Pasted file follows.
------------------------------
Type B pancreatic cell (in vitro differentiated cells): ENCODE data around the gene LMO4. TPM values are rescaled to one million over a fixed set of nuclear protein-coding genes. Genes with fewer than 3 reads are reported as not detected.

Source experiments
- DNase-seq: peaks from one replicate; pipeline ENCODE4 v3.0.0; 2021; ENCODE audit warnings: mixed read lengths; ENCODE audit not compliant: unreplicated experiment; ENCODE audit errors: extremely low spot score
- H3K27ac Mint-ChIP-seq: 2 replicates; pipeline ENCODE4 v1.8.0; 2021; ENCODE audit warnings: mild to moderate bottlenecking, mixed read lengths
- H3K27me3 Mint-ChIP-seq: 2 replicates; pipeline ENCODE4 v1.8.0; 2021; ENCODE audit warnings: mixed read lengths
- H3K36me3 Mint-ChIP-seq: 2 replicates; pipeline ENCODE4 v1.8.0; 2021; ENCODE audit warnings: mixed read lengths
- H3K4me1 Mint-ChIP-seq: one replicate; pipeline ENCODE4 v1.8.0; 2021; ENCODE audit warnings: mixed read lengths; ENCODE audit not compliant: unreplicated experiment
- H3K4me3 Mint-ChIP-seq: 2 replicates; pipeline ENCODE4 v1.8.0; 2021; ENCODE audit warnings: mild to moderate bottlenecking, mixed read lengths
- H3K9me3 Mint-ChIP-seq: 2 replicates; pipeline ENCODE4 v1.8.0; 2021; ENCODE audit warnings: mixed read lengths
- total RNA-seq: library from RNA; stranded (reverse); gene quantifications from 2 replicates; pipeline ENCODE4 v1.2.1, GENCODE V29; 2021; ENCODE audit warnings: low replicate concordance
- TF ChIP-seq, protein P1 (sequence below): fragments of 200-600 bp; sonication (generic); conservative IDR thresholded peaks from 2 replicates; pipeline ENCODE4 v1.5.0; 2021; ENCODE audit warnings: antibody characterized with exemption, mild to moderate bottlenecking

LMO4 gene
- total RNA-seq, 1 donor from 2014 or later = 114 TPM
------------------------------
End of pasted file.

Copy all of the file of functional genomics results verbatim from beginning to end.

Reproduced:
Type B pancreatic cell (in vitro differentiated cells): ENCODE data around the gene LMO4. TPM values are rescaled to one million over a fixed set of nuclear protein-coding genes. Genes with fewer than 3 reads are reported as not detected.

Source experiments
- DNase-seq: peaks from one replicate; pipeline ENCODE4 v3.0.0; 2021; ENCODE audit warnings: mixed read lengths; ENCODE audit not compliant: unreplicated experiment; ENCODE audit errors: extremely low spot score
- H3K27ac Mint-ChIP-seq: 2 replicates; pipeline ENCODE4 v1.8.0; 2021; ENCODE audit warnings: mild to moderate bottlenecking, mixed read lengths
- H3K27me3 Mint-ChIP-seq: 2 replicates; pipeline ENCODE4 v1.8.0; 2021; ENCODE audit warnings: mixed read lengths
- H3K36me3 Mint-ChIP-seq: 2 replicates; pipeline ENCODE4 v1.8.0; 2021; ENCODE audit warnings: mixed read lengths
- H3K4me1 Mint-ChIP-seq: one replicate; pipeline ENCODE4 v1.8.0; 2021; ENCODE audit warnings: mixed read lengths; ENCODE audit not compliant: unreplicated experiment
- H3K4me3 Mint-ChIP-seq: 2 replicates; pipeline ENCODE4 v1.8.0; 2021; ENCODE audit warnings: mild to moderate bottlenecking, mixed read lengths
- H3K9me3 Mint-ChIP-seq: 2 replicates; pipeline ENCODE4 v1.8.0; 2021; ENCODE audit warnings: mixed read lengths
- total RNA-seq: library from RNA; stranded (reverse); gene quantifications from 2 replicates; pipeline ENCODE4 v1.2.1, GENCODE V29; 2021; ENCODE audit warnings: low replicate concordance
- TF ChIP-seq, protein P1 (sequence below): fragments of 200-600 bp; sonication (generic); conservative IDR thresholded peaks from 2 replicates; pipeline ENCODE4 v1.5.0; 2021; ENCODE audit warnings: antibody characterized with exemption, mild to moderate bottlenecking

LMO4 gene
- total RNA-seq, 1 donor from 2014 or later = 114 TPM